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Re: Mountain Monogamy

Postby Ed » Thu Jun 02, 2016 8:06 am

...we're forced to live amongst children for better or worse.


And they are forced to live amongst us.

I have not read the third volume of Royal Robbins' autobiography yet, but loved the first two. I think they would be interesting to anyone who hikes, backpacks and climbs in Southern California and the Sierras. You can usually find them in the book section at REI.

Although I was in a later generation and never an elite climber, it includes people I knew well, such as Barbara Lilley, and others to whom I had some exposure, such as John and Ruth Mendenhall. John Mendenhall led the first rock climb I did at Tahquitz, and although he was a bit old and shaky, I was thrilled because I knew he had mentored Royal Robbins and Yvon Chouinard.
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Re: Mountain Monogamy

Postby Sally » Thu Jun 09, 2016 9:49 pm

I attended a private girls' camp in Big Bear Lake every summer from 1962 to 1969. We did a hike every week in the Big Bear area, but the LAST week of camp, the girls who had proven themselves worthy hiked Old Grayback (or San Gorgonio) via the Southfork trail, starting at Poopout Hill. Slushy Meadows (Southfork Meadows) was quite slushy, and Dollar Lake was always a lake. We wore tennies, no one had a day pack, and we carried our lunch in a brown paper bag ( I was innovative and put my lunch bag in a bandana so that the contents would stay in.) We had those funky disc-shaped canteens that we wore with a strap over our shoulder. For the un-initiated there was a rumor that there was a malt shop at the top. The sign at the top said it was 11,502', and there were ground squirrels at the summit that we fed the crusts from our sandwiches.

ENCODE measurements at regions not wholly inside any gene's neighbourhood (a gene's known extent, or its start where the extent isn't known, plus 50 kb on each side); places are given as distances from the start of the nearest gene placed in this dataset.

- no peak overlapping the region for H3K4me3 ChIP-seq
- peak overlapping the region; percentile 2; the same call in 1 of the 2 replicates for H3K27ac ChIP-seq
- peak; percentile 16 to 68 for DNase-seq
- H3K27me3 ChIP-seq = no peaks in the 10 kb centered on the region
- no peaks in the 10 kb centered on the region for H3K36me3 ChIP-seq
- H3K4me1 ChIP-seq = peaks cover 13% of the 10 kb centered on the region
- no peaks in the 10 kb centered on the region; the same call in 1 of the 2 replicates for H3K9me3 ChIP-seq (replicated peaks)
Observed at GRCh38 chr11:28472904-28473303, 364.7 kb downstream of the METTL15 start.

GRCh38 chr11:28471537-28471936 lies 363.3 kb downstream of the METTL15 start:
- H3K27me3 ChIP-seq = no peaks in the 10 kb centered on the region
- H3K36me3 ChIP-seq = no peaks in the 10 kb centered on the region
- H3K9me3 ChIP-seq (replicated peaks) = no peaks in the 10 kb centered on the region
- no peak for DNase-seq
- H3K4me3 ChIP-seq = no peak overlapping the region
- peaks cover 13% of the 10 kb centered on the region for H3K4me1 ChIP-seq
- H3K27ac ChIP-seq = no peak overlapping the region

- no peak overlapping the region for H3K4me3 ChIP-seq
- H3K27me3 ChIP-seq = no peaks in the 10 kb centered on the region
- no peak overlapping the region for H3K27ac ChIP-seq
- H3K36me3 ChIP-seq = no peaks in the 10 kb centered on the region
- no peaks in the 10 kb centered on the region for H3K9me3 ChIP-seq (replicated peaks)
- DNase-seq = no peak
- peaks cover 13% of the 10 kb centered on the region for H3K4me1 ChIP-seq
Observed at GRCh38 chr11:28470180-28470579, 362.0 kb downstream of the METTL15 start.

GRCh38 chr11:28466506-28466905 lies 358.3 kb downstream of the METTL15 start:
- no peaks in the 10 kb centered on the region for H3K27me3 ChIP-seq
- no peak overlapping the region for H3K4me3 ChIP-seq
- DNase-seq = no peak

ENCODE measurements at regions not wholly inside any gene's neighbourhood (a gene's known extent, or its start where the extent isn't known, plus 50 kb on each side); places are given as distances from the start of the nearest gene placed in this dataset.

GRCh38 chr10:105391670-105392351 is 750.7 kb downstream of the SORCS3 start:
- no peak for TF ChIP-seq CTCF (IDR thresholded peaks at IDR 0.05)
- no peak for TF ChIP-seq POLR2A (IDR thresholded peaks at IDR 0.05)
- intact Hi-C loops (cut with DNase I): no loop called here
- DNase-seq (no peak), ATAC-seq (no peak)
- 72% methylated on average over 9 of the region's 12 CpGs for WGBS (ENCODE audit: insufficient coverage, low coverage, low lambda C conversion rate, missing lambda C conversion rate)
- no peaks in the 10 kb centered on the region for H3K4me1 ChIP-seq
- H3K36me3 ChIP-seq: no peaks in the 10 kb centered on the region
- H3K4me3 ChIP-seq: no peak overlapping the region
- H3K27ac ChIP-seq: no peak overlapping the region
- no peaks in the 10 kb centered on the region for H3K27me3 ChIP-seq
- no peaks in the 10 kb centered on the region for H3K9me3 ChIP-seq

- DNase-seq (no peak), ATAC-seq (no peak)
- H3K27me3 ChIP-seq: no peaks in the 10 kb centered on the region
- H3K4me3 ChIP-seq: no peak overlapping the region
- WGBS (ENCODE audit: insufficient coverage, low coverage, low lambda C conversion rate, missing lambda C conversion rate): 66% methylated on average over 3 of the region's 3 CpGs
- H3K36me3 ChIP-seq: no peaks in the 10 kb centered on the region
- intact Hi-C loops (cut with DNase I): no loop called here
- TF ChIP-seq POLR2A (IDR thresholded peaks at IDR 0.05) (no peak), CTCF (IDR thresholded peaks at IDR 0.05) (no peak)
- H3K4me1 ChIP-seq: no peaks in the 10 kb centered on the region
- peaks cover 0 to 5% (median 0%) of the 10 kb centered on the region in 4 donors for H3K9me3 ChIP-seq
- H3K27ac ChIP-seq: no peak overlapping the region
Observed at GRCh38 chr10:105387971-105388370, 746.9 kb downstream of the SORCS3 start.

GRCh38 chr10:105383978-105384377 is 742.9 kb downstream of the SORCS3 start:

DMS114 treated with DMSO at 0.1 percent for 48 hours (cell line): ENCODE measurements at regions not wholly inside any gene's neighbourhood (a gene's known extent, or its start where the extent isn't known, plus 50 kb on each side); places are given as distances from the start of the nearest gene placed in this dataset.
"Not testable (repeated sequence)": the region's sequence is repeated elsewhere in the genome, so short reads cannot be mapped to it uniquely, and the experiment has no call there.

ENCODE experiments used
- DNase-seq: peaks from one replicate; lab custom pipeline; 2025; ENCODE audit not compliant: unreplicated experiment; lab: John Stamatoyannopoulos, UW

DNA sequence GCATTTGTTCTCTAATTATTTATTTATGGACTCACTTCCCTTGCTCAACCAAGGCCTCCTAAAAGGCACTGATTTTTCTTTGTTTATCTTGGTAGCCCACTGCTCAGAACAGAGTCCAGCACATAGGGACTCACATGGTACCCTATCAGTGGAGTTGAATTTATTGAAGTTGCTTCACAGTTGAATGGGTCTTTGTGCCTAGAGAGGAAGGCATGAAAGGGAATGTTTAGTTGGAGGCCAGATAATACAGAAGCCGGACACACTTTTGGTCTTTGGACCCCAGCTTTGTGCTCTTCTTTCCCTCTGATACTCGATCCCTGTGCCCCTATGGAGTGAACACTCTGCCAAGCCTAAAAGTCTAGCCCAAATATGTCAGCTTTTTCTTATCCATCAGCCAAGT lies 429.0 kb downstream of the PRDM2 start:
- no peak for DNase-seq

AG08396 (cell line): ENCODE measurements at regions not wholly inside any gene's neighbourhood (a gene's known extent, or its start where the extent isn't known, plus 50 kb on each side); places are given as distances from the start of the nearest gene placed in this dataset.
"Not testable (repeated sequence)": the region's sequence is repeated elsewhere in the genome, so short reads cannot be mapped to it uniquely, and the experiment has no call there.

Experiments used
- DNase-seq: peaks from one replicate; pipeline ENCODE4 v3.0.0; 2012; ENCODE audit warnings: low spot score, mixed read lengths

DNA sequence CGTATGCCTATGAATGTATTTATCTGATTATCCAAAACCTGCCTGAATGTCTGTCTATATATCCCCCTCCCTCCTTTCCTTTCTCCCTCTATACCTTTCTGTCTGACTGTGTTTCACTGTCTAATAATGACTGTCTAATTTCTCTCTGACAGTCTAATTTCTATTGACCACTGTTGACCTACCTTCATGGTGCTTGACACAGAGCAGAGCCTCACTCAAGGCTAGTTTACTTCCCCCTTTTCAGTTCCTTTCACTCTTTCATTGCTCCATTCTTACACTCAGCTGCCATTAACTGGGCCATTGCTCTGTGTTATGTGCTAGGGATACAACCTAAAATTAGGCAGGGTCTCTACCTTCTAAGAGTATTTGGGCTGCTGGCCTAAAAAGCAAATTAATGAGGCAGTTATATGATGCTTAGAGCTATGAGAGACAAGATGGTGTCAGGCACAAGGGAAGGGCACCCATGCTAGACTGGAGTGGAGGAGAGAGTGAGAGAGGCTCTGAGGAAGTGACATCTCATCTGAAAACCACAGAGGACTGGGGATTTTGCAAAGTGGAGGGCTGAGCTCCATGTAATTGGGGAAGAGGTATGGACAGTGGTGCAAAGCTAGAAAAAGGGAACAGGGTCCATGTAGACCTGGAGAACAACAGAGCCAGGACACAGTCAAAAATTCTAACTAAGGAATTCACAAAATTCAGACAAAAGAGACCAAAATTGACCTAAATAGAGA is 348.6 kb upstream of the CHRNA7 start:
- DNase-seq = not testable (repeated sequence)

Fast forward: the ground squirrels did not die from our donations, they are still there. Dollar Lake has not been a Lake for my last several visits, and now I can't even visit it because of the horrible fire last year. I am so grateful that I can visit "My Peak" from the Vivian Creek Trail.

San Gorgonio was my first mountain love. Being above tree line for the first time has never left my memory. I have shared this peak with my daughters and closest friends. It is a part of me, and should it ever be taken away from me I would be beside myself with grief.

These days there are several factors that threaten to take away from us our wilderness haunts that are so important to us: The San Jacintos, Skyline, Anza Borrego Desert, etc., fires and government legislation not being the least of these. It scares me. I always have to remind myself to be grateful for what we have and when called, rally to come forth and state my case to keep what I have.
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Re: Mountain Monogamy

Postby Ed » Fri Jun 10, 2016 10:13 am

What a great start, Sally! I hiked San Gorgonio for the first time in the fall of 1969. We were unfit, started late from Poopout Hill, found it very tough, and were very proud of ourselves for making it to the summit and back. The next day I could barely make it up the stairs to my office. Hooked me, though. I don't recall seeing anyone else on the trail, even though it was Sunday; probably there were a few, but not enough to make any impression. I remember Slushy Meadows as green and overflowing with water, even late in the year.
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Re: Mountain Monogamy

Postby Sose » Fri Jun 10, 2016 5:16 pm

That's very impressive even now, Sally! Back then, I would have had an instant crush! There weren't too many girls on the hard trails in those days. Kudos for your leaders for bringing you up there! Old Greyback, San Jack, Old Baldy. I was fascinated listening to the old timers share their knowledge and their nicknames of the mountains. Slushy meadows was where I first had a close encounter with a bear. Threw a big rock at it and it lumoxed away. Those experiences are always a part of us. One of the brightest and best parts.